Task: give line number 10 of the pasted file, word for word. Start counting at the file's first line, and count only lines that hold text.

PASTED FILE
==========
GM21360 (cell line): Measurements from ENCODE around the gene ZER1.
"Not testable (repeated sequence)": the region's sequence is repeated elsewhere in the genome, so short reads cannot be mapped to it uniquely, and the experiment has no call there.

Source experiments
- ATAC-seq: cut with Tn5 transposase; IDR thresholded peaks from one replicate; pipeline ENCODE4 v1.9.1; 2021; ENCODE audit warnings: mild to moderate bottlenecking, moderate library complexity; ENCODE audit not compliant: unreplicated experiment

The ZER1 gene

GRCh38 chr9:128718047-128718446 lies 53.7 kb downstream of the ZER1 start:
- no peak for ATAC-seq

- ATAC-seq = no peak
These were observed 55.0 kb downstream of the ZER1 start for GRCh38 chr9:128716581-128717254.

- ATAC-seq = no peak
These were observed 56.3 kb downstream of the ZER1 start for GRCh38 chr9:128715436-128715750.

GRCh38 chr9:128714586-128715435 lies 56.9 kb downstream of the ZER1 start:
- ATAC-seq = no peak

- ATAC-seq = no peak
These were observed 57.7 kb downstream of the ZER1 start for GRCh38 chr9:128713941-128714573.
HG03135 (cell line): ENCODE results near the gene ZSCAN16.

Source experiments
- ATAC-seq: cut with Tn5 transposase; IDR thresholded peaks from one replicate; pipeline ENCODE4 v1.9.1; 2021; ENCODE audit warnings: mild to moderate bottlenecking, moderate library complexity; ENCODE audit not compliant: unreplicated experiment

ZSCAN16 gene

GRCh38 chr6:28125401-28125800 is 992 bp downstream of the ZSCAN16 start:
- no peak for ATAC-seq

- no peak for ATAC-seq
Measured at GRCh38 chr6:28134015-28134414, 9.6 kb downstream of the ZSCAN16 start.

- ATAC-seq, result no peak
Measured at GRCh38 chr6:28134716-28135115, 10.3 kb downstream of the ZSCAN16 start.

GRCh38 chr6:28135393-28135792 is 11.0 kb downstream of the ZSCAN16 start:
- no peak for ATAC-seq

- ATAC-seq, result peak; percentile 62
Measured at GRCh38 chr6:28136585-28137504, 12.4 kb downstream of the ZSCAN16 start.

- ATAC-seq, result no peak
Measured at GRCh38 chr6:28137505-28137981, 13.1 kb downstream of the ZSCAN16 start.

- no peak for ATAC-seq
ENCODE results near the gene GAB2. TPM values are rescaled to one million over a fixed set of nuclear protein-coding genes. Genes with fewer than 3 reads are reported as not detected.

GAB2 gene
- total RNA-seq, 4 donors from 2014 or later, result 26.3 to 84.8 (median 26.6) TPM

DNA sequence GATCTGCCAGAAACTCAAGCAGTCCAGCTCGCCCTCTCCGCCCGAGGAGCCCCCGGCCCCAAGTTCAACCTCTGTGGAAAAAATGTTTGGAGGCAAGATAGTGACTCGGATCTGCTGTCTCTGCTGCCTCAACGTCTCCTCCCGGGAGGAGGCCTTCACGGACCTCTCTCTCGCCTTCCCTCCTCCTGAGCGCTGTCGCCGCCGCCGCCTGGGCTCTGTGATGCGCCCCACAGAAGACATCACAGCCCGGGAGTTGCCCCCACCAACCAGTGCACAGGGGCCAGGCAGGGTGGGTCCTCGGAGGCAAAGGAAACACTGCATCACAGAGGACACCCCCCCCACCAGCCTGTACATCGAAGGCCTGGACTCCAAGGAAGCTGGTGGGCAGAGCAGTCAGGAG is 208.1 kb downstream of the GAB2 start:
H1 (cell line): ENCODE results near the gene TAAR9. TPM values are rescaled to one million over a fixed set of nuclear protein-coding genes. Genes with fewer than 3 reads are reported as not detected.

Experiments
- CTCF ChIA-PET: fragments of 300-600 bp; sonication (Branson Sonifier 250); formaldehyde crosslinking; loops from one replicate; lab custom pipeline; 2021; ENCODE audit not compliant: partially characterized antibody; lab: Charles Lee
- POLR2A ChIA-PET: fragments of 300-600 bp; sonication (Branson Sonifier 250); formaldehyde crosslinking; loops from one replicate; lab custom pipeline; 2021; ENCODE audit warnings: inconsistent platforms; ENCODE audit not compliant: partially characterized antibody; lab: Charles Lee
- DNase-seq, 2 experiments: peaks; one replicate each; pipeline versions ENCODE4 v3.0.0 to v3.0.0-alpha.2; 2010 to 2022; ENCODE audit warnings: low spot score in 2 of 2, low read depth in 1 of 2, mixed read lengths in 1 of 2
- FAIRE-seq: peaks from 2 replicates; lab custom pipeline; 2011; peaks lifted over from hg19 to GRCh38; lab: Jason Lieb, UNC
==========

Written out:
- ATAC-seq = no peak